How Brad Davison became ‘an extension of the coaching staff’ at Wisconsin in his fifth year | Wisconsin Badgers Men’s Basketball

Brad Davison is by far the loudest member of the University of Wisconsin men’s basketball team.

He could be heard in a full Jersey Mike’s Arena, ordering sophomore forward Steven Crowl to turn on the ball screen and guard Rutgers’ Clifford Omoruyi. Davison learned his lesson after getting stuck guarding Michigan’s Hunter Dickinson, so he wanted to help Crowl – who said he struggled with ball screens – to make sure the 6ft 4in Davison did not have to defend the 6-11 Omoruyi.

Davison could be heard sitting on the bench as he fouls Purdue yelling at freshman guard Chucky Hepburn when Jaden Ivey lost control of the ball.

“He’s a coach on the court,” UW assistant coach Joe Krabbenhoft said of Davison. “He’s really loud and communicates really well, announcing plays and helping guys. Sometimes he keeps the guy in the corner and he tells the guy on the opposite wing what’s coming. If it wasn’t so loud, no one would hear. We hear it on the bench. I know people have said, especially last year, that you can hear it on TV all the time. It’s quite funny.

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When Davison started having conversations about possibly returning for a fifth year, he told the coaching staff he wanted more from his COVID-19 year. He has expressed interest in coaching since his first season and said he probably would have tried to get a graduate assistant position on a team if he hadn’t had the extra year of eligibility given to athletes by the NCAA.

But coming back to play was the ideal situation. He just wanted the opportunity to learn about coaching, attend coaching meetings, and be more than just a player for UW.

No one had any objections. Krabbenhoft said he saw Davison’s coaching potential when Davison was just 13 years old. Krabbenhoft was recruiting Davison while he was in his previous job at South Dakota State at the same time the Badgers were recruiting the now-senior guard.

“You can just tell by the way he played the game, the way he spoke to his teammates, the way he led, the way he interacted with us,” Krabbenhoft said. “When I came here as an assistant, the way he communicated and interacted, the questions he asked and the things we talked about – not your average rookie. As it grew here in Wisconsin; this year has been important for him to come back and not just be a player. To say he is an extension of the coaching staff on the pitch is an understatement.

It’s not common for players to attend coaches’ meetings, but Davison has been a fixture at meetings since returning to campus last summer. He’s been a fly on the wall, filling notebooks with everything from recruiting and scouting reports to a playbook.

Davison sometimes sits in all the coaches’ offices — Krabbenhoft, assistants Dean Oliver and Sharif Chambliss, even coach Greg Gard — discussing game plans. Krabbenhoft said Davison always picks his brains, but the four coaches often bounce ideas off the 22-year-old as well.

Sometimes it’s even during practice, like when Gard and Davison looked at a clipboard at the end of a recent practice.

“I wanted to play more of a role where I could see what it was like on their side,” Davison said. “So whether it’s going to meetings about recruiting or scouting reports, or X and O or strategy or whatever, I’ve really enjoyed learning from the coaching staff.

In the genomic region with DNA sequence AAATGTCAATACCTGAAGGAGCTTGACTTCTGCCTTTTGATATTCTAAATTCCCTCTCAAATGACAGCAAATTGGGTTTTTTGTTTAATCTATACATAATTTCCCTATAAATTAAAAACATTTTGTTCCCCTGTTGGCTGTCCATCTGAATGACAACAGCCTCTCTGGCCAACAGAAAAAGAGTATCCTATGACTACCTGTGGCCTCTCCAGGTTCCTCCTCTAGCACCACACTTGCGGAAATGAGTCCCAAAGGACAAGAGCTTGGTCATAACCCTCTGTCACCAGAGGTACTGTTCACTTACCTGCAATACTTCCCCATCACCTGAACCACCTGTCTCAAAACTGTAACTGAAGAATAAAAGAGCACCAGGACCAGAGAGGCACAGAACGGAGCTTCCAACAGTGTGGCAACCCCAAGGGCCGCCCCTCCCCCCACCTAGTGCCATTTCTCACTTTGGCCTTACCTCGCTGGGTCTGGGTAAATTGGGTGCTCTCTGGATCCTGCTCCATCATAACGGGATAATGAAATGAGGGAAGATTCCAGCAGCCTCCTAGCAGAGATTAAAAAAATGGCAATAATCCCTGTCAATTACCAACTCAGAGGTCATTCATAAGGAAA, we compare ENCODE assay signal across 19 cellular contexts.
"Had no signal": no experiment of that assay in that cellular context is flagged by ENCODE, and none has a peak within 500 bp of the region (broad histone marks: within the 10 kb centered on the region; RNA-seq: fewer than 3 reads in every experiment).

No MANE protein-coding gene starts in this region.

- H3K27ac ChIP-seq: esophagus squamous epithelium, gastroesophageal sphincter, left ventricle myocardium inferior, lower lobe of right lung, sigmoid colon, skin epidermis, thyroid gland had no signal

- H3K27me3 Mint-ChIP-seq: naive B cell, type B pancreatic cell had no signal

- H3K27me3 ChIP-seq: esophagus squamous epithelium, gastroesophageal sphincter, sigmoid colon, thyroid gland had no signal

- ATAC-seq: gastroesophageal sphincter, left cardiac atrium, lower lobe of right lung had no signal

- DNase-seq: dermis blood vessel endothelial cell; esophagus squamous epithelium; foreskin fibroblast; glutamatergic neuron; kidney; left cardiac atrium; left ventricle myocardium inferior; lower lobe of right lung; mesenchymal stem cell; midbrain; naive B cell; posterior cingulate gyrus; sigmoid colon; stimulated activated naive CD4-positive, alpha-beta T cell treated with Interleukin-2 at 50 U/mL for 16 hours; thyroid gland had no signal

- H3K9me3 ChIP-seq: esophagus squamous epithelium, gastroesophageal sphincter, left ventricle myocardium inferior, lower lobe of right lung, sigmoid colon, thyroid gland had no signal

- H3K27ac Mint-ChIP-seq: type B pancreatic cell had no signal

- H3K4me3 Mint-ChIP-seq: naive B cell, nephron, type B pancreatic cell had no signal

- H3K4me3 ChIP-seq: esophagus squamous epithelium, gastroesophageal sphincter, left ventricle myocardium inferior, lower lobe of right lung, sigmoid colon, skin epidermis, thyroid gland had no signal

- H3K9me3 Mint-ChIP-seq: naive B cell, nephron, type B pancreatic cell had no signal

“I’ve been around for a while so I’ve been through a lot where it puts me in a really unique position where I can mentor and teach young guys who may be experiencing things for the first time. C is something that I really enjoyed, just feet on the ground.As much as they could learn from me, I also learned from them every day.

Teams have a limited number of timeouts during a game, so Davison takes advantage of brief stoppages to get all five players on the field. He brought the other four players together to regroup and get on the same page after sophomore goaltender Johnny Davis committed his second foul against Purdue on Tuesday.

“He just knows the game and he wants to win,” junior guard Jahcobi Neath said. “He knows his X’s and his O’s. He almost knows the other team’s playbook better than them sometimes. He calls their plays as he crosses the half court. It gives clashes when we are on the ground. He knows what he’s doing. »

Davison’s favorite part about basketball isn’t the Xs and O’s, despite his extensive knowledge of them. He said it’s all about people, and that’s why he loves sports so much, because he can connect with people he might not have otherwise.

Davison sat on the bench next to Jack Robinson, a rookie Class of 2023 the Badgers were hosting ahead of the Feb. 20 game against Michigan. Davison spent at least 10 minutes talking to Robinson and his family.

“Basketball is always about the relationships you form along the way and the people you can do it with,” he said. “Wins and losses, Big Ten titles, points, records, 3-pointers, whatever it is, it all comes and goes, but people, relationships and memories, it’s do you have forever.”

Davison said he’s unsure what his next steps would be other than celebrating senior day before and after No. 10 UW hosts Nebraska on Sunday in the regular-season finale.

“These last five years have not only allowed me to have the opportunities that I have, but also made me the man that I have become,” he said. “I’m super grateful for that. I’m keeping my heart and my hand open to other opportunities that come my way. I’m keeping my options open to maybe keep playing, but I’d also like to see what opportunities are there. offer themselves to me to enter the world of coaches.